We are actively working to compile information on promising health and behavioral health interventions for individuals with an FASD across the lifespan that have demonstrated evidence or promise to improve the health of individuals impacted by prenatal alcohol exposure. We provide summaries of effective proven and promising interventions and information on how to access more information.

Families Moving Forward

Families Moving Forward is a scientifically validated treatment intervention developed by the University of Washington focused on positive parenting intervention that provides caregiver focused education, support, and behavioral consultation. The program helps families caring for children with an FASD between the ages of 4 – 12 years boost their progress and positive direction, helps to increase caregiver optimism, and reduce the chance their child will develop additional disabilities later in life.

Find more information on Families Moving Forward here.

Good Buddies

Good Buddies is an evidenced-based social skills intervention for children with an FASD. Having at least one or two close friendships can act as a buffer for children against low self-esteem, depression, and anxiety. Children who participated in the intervention have demonstrated improved overall social skills, reduced problem behaviors, and show a greater understanding of appropriate social behaviors. This intervention has been successful implemented in community, university, and medical-based settings.

Find more information on Project Good Buddies here.

Parent Child Assistance Program

The Parent Child Assistance Program is an evidence-based home visiting case management model for mothers with Alcohol Use and/or Substance Use Disorders during pregnancy. The program coordinated by the University of Washington assists women (some who may be affected by prenatal alcohol exposure themselves) in obtaining treatment, staying in recovery, and resolving the complex problems related to substance use. The program also wraps services and supports around the family to improve health outcomes for children.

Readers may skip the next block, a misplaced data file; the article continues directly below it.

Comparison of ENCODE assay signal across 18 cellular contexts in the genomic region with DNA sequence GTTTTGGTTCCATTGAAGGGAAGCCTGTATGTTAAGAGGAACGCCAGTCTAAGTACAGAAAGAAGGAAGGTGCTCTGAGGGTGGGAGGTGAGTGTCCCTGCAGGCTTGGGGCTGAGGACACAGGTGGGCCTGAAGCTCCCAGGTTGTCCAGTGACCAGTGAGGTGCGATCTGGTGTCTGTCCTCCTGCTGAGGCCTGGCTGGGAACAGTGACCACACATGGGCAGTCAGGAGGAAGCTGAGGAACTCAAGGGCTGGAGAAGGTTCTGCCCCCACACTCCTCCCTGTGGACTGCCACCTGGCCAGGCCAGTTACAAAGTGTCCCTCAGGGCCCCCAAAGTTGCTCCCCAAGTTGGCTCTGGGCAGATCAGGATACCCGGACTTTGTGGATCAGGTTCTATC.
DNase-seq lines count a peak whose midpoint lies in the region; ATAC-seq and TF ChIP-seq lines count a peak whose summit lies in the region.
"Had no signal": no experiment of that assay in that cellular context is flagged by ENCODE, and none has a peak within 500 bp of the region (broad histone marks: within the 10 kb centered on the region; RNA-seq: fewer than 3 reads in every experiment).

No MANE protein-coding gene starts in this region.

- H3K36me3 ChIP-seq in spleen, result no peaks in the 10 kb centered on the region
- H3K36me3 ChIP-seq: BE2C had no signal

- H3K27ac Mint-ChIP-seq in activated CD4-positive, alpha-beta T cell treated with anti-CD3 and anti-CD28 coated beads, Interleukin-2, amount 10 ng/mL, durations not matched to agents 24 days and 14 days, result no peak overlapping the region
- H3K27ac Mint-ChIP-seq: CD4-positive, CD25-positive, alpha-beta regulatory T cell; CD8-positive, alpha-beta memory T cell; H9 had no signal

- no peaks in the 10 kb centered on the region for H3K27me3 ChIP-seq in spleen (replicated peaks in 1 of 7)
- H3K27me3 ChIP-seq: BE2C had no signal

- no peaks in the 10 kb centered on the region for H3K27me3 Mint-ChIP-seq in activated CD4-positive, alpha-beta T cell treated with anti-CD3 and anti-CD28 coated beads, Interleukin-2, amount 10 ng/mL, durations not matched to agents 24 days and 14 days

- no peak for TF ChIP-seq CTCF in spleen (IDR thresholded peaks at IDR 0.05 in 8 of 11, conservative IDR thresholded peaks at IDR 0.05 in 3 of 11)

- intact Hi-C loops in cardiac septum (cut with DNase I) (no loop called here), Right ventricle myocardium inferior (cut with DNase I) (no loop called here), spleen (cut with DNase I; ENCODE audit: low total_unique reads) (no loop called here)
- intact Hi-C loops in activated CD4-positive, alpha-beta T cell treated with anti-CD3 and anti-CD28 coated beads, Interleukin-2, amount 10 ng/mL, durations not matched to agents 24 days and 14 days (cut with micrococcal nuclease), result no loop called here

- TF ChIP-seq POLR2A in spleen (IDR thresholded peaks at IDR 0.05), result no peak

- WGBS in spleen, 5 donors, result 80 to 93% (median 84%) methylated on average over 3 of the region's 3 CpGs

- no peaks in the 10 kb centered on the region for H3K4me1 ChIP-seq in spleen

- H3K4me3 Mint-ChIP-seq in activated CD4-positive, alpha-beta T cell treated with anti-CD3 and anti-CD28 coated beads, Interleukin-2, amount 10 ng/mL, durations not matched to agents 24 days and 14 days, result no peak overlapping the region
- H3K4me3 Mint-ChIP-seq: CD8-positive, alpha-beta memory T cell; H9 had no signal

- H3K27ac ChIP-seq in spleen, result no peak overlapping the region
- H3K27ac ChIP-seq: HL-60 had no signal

Find more information on the Parent Child Assistance Program here.

MOFAS YouthAct Self-Advocacy Peer Network

The YouthAct peer network is a youth led and adult supported. The program is designed for transition-age youth ages 12 – 25. The network receives leadership and self-advocacy training and works to improve outcomes in the areas of youth transition, including health, behavioral health, post-secondary, employment, housing, and the justice field.

Contact Us

Have a promising medical or behavioral health intervention that that you would like to share for consideration on our site? Use the contact us form to share your ideas!